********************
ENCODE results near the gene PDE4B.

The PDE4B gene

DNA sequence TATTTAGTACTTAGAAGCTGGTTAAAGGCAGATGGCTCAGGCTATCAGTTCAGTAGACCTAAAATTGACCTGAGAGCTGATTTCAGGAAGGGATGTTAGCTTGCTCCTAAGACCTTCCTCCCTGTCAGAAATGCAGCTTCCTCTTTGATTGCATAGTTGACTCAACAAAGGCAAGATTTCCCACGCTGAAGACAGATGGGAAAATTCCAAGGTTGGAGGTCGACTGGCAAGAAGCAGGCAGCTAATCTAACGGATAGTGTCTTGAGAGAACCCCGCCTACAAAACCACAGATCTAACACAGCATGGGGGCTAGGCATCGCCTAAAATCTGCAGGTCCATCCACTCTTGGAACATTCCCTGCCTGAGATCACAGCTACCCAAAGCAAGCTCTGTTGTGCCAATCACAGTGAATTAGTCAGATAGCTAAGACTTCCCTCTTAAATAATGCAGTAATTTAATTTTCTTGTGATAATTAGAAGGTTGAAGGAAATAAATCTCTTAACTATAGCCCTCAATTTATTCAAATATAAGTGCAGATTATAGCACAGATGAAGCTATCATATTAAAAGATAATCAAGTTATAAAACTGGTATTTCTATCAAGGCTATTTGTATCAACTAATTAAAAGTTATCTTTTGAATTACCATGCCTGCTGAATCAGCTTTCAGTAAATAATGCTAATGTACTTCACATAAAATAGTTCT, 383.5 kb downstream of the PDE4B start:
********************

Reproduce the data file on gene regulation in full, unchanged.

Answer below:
ENCODE results near the gene PDE4B.

The PDE4B gene

DNA sequence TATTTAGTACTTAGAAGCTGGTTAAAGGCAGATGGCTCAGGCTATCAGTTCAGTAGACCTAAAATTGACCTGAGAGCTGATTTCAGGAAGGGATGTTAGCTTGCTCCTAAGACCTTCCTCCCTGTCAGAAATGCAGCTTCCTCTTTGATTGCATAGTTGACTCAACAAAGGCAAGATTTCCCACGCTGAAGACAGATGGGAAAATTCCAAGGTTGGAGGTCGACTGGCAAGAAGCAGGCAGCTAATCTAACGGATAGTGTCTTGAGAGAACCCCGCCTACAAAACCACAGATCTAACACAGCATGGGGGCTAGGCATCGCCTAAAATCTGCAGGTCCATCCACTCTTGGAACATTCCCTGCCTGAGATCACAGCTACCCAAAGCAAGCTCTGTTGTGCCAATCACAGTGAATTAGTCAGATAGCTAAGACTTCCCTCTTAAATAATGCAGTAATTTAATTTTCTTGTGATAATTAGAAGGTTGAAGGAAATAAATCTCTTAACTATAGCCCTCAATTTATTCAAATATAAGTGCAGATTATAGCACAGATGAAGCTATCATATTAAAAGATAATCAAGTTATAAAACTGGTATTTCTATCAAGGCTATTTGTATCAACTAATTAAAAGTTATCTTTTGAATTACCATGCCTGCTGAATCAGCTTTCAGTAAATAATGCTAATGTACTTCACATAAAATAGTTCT, 383.5 kb downstream of the PDE4B start: